In late October, if the headlines were to be believed, Amy Klobuchar's presidential campaign was on the up and up. This was according to commentary in a number of news outlets, praising her performance in the fourth Democratic debate and holding her up as a last hope for moderate Democrats. The headlines rolled in from Politico ("It sure feels like Buttigieg and Klobuchar have wind in their sails") to The New York Times ("In Iowa, Amy Klobuchar Gets a Second Look After Debate"). Many, however, reserved skepticism, along the lines of Nathan J. Robinson's Current Affairs, when the publication quipped: "Klobuchar Receiving a Totally Organic and Not At All Media-Manufactured Burst of Attention."
There's no doubt that news media can be a kingmaker, having the power to, as Spiro Agnew put it in 1969, "elevate men from obscurity to national prominence within a week. [The news media] can reward some politicians with national exposure and ignore others." Critics on both the Leftand Right have decried Mayor Pete Buttigieg's campaign along these lines, as the definition of a media creation. But the newest media darling, who likely will have far more staying power than either Klobuchar or Buttigieg, is a Republican, a woman, and a former member of the Trump administration: Nikki Haley.
On November 10, Nikki Haley (pictured above) appeared on CBS News Sunday Morning for an interview with Norah O'Donnell. Like most interviews with media darlings, it was more fluff than substance, with the bulk of focus spent on — since it is the 2010s, after all — retail politics, from the fact that Nikki Haley's father wears a turban, to Haley's preferred choices of footwear, to her characterization of herself as a "badass." And when Haley did dip into defending President Trump, a decision The New York Times has suggested was pure political calculation on Haley's part, O'Donnell largely left her alone, with few follow-up questions to be found. This is something that is almost other-worldly compared to how other network hosts such as Margaret Brennan, interrogate Republican defenders of President Trump, whether it be Representative Jim Jordan or Senator John Kennedy.
Subtly slipped into the end of the feature was that Nikki Haley had recently taken a seat on Boeing's board of directors and was now also pursuing "lucrative speaking engagements." If this interview had consisted of rigorous journalism, these two points likely would have been brought into focus, particularly given the degree to which voters have begun to look critically on politicians pursuing business opportunities such as these. But this point — much like Jim Mattisrejoining the board of defense contractor General Dynamics following his resignation as Secretary of Defense — also largely escaped media scrutiny.
The interview, in all, exuded a similar tone to most of Haley's other recent appearances, both in the media and within Republican donor circles: that she is the Republican heir apparent for 2024. This also comes at a time when some conservatives view Haley's identity as an Indian-American as a partial answer to the charge that Republicans struggle to appeal to non-white voters.
Although Haley publicly maintains that her focus is not presently on 2024, she has notably hinted at it. And, if you were to ask many members of Vice President Mike Pence's staff, Haley's team has been the source of the rumors that President Trump has been considering supplanting Pence with Haley as his running mate in 2020, a rumor Pence's team believes is an effort to keep Haley relevant between now and the 2024 primaries.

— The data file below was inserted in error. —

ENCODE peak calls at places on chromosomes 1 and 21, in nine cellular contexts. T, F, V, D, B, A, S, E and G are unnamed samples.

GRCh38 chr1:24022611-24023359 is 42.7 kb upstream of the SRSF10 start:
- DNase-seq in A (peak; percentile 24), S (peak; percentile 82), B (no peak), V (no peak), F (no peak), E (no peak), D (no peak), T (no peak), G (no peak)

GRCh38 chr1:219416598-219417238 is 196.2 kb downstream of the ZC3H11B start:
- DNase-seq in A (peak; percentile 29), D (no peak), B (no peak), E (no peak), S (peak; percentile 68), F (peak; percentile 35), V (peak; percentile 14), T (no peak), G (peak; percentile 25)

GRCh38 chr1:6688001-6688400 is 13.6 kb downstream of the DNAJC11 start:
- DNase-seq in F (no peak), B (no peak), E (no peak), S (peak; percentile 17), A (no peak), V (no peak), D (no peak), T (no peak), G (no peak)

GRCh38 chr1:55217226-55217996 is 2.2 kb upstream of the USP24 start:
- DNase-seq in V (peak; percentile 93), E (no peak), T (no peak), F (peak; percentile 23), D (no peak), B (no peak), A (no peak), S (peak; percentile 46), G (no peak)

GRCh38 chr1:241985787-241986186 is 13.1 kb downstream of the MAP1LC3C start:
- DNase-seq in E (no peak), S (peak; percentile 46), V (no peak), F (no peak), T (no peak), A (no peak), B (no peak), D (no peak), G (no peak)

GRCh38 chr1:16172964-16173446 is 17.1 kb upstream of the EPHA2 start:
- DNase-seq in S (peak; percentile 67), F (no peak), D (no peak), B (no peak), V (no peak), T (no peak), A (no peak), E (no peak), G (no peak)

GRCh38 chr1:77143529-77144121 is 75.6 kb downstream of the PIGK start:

Be that as it may, if Haley is trying to stay at the forefront of the public consciousness, she certainly has had a lot of help from the news media this past month while she ostensibly promotes a new book. This outpouring of attention, which is also coming from outlets that can lean Left, makes one begin to wonder if a Nikki-Haley-like-character was tailor-made for the business interests of the news media. As the Democratic Party — the partysupportedby far more journalists than the Republican Party — teeters towards the far-Left, it is only natural for business-minded liberals to look for a potential horse in post-Trump presidential politics; someone not in favor of wealth taxes and "free college." News companies, like any business, might prefer a sort of Obama-like figure, who may be sensitive to certain left-leaning stances on social issues but still overwhelmingly sympathetic to big business. And Haley, though a Republican, may fit that bill.
If Haley is, indeed, as good a bet as any for 2024, it would make sense, then, for news outlets to cozy up to her. This is the age of access journalism, after all; news outlets and the politicians they cover enjoy a mutually beneficial relationship. Politicians prefer to break news with the outlets that give them favorable coverage. This brings higher ratings to those outlets, and this, in turn, incentivizes favorable, rather than adversarial, coverage. It pays to have good relationships with those playing, as President Obama put it, "at the highest levels of politics."
The genius of the Constitution, it has been argued, is that it prescribed different wings of government be chosen by distinct sources of authority: the House of Representatives by "the people," the Senate by state legislatures, and the presidency by the electoral college. But today, political candidates, particularly at the presidential level, are arguably chosen as much by the news media as by any other body. It is often simply a matter of who receives exposure and who does not.
So, even if 2024 may still be a while off, the news media has decided — at least for now — to leave behind, say, Senator Josh Hawley or Governor Greg Abbott, and instead, all converge on one former Governor of South Carolina.
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